width: 100rem;
    height: 56.25rem;

    // centering if the screen is wider than 16x9
    margin: 0 auto;

    // for the sake of testing
    border:4px dashed black;

In addition, we used rems for all other measurements, including font sizes, widths and heights, so that they would scale appropriately:

.big {
    font-size: 10rem;
.little {
    font-size: 2rem;
.em {
    background-color: blue;
    width: 1rem;
    height: .1rem;

Finally, to make this fully responsive, we need a JavaScript resize function to change the base font size when appropriate:

var onWindowResize = function(){
    // get aspect ratio of current window
    var aspect = window.innerWidth / window.innerHeight;

    * If the window is wider than 16/9, adjust the base font size 
    * so that the wrapper stays 16/9, and letterboxes 
    * to the center of the screen.

    if ( aspect > 16/9) { = ((16/9) / aspect) + 'vw';
    } else { = '1vw';

This, of course, required prompting users to shift their phones and tablets into landscape mode.

If you want to see this demo in action, see it on Codepen and resize your browser a bunch. In addition, here is a gist of all the code.

Developing Chromecast applications in JavaScript

The functionality we desired for Chromecast users went beyond simple tab mirroring, which Chromecast allows you do to with any website. Instead, we wanted to make your casting device a remote control, able to mute audio and navigate between slides. To do so, we had to use the Google Cast SDK. The Cast SDK allows you to make the Chromecast load your app on an internal version of Chrome installed on the hardware.

The SDK works pretty well, and other people have done good work in documenting how to get a Chromecast app set up. Peter Janak, in particular wrote a Chromecast Hello World application that was very helpful for us.

To make our lives easier, we wrote a simple library to handle initializing Chromecast sessions and passing messages between the connected device and the Chromecast. Next time we develop a Chromecast app, we will probably develop this further into a standalone library, but it works well as is now.

In addition to embedding the SDK JavaScript on your site, we have two files, chromecast_sender.js and chromecast_receiver.js. Read the full source here. These files provide a friendlier API for interacting with the Chromecast. Specifically, they define the CHROMECAST_SENDER and CHROMECAST_RECEIVER objects, which allow you to interact with casting devices and Chromecasts in code.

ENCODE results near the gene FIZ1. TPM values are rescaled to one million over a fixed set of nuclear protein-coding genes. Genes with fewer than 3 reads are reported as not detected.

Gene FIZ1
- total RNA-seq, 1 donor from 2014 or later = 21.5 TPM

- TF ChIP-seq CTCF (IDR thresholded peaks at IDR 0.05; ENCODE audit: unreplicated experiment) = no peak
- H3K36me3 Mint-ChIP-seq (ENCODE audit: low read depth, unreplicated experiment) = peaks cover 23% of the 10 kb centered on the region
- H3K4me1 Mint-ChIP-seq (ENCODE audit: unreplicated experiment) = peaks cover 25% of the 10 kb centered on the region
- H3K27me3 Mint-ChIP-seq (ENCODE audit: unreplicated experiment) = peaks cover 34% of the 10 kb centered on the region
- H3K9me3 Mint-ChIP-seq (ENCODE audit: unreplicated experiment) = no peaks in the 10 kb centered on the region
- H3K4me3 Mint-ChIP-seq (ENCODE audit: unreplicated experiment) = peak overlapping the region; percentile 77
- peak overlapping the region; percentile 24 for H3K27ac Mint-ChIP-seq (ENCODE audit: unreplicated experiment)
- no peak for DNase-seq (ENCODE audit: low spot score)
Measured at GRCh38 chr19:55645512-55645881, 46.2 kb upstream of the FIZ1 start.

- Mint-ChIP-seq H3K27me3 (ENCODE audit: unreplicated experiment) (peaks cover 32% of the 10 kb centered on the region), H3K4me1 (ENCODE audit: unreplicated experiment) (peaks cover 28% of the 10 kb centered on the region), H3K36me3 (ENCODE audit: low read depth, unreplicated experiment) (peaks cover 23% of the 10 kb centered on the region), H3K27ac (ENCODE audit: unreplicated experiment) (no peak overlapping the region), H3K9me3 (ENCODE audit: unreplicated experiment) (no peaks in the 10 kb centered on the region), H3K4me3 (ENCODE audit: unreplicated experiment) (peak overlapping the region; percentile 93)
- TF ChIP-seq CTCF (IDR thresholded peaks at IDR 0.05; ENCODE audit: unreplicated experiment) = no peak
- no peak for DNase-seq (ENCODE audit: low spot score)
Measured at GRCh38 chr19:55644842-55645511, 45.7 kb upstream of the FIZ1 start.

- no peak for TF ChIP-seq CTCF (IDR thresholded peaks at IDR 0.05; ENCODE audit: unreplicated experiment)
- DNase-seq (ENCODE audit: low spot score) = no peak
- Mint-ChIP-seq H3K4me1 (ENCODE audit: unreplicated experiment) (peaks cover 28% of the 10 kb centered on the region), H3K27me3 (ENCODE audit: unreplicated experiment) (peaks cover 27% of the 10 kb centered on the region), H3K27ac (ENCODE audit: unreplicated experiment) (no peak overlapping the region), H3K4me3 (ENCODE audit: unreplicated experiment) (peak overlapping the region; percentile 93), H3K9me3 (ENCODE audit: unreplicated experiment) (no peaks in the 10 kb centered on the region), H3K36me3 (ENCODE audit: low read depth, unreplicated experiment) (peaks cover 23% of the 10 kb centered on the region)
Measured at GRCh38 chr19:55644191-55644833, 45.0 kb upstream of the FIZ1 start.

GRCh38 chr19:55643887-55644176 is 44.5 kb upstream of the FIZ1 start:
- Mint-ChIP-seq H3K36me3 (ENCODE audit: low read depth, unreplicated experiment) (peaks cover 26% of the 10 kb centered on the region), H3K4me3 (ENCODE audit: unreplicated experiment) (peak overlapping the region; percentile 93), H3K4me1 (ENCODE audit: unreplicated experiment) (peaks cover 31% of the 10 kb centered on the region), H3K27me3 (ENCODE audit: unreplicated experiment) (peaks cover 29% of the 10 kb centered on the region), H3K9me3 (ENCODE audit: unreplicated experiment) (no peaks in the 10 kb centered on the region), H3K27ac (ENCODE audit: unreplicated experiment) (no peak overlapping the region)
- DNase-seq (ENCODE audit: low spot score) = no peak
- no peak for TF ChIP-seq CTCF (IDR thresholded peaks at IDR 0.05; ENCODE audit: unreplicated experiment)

First, to setup a Chromecast app, you need to check if a user has the Chromecast extension installed:

// define some global vars
var IS_CAST_RECEIVER = ('chromecast') >= 0);
// is a currently casting device
var is_casting = false;

window['__onGCastApiAvailable'] = function(loaded, errorInfo) {
    // We need the DOM here, so don't fire until it's ready.
    $(function() {
        // Don't init sender if in receiver mode
        if (IS_CAST_RECEIVER) {

        // init sender and setup callback functions
        CHROMECAST_SENDER.setup(onCastReady, onCastStarted, onCastStopped);

An important thing to keep in mind is that, in our model, the Chromecast app actually runs the same code as the client. You need to maintain state across your app so that your code knows whether the client is a Chromecast or a regular web browser. Thus, you would have a function for the sender when a Chromecast session is initiated, and a code path in your ready function for Chromecasts specifically:

// function for casting devices
var onCastStarted = function() {
    is_casting = true;

    // show what you want to appear on the casting device here

// example code path when the document is ready
$(document).ready(function() {

        // Set up event listeners here
        CHROMECAST_RECEIVER.onMessage('mute', onCastReceiverMute);

Note that you can set event listeners on the Chromecast. This allows you to send messages between the casting device and Chromecast, which powered our remote control functionality. Here’s an example message sending function and receiver callback that allowed us to mute the audio on the TV from the casting device:

 * Cast receiver mute
var onCastReceiverMute = function(message) {
    if (message == 'true') {
    } else {

 * Unmute the audio.
var onAudioPlayClick = function(e) {

    if (is_casting) {
        CHROMECAST_SENDER.sendMessage('mute', 'false');
    } else {


 * Mute the audio.
var onAudioPauseClick = function(e) {

    if (is_casting) {
        CHROMECAST_SENDER.sendMessage('mute', 'true');
    } else {


Importantly, we were able to handle both casting devices and one-screen sessions in the same code path thanks to our state variables.

Again, read the full source of our Chromecast code in this gist.

The many moving parts of our elections app created more interesting pieces of code, and you can dig through everything in our repo. As always, the code is open source and free to use.